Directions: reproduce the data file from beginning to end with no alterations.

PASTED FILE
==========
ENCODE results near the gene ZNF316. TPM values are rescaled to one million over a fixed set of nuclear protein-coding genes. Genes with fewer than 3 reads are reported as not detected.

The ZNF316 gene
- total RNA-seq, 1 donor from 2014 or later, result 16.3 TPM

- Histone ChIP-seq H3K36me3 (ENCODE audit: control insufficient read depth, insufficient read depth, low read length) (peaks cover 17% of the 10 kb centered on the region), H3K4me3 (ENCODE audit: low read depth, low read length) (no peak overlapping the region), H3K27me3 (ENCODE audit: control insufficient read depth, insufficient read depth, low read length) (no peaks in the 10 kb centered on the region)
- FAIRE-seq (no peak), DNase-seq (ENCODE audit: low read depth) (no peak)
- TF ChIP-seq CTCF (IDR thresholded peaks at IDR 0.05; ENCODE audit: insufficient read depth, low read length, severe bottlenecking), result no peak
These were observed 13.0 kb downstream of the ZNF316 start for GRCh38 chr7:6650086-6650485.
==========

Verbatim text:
ENCODE results near the gene ZNF316. TPM values are rescaled to one million over a fixed set of nuclear protein-coding genes. Genes with fewer than 3 reads are reported as not detected.

The ZNF316 gene
- total RNA-seq, 1 donor from 2014 or later, result 16.3 TPM

- Histone ChIP-seq H3K36me3 (ENCODE audit: control insufficient read depth, insufficient read depth, low read length) (peaks cover 17% of the 10 kb centered on the region), H3K4me3 (ENCODE audit: low read depth, low read length) (no peak overlapping the region), H3K27me3 (ENCODE audit: control insufficient read depth, insufficient read depth, low read length) (no peaks in the 10 kb centered on the region)
- FAIRE-seq (no peak), DNase-seq (ENCODE audit: low read depth) (no peak)
- TF ChIP-seq CTCF (IDR thresholded peaks at IDR 0.05; ENCODE audit: insufficient read depth, low read length, severe bottlenecking), result no peak
These were observed 13.0 kb downstream of the ZNF316 start for GRCh38 chr7:6650086-6650485.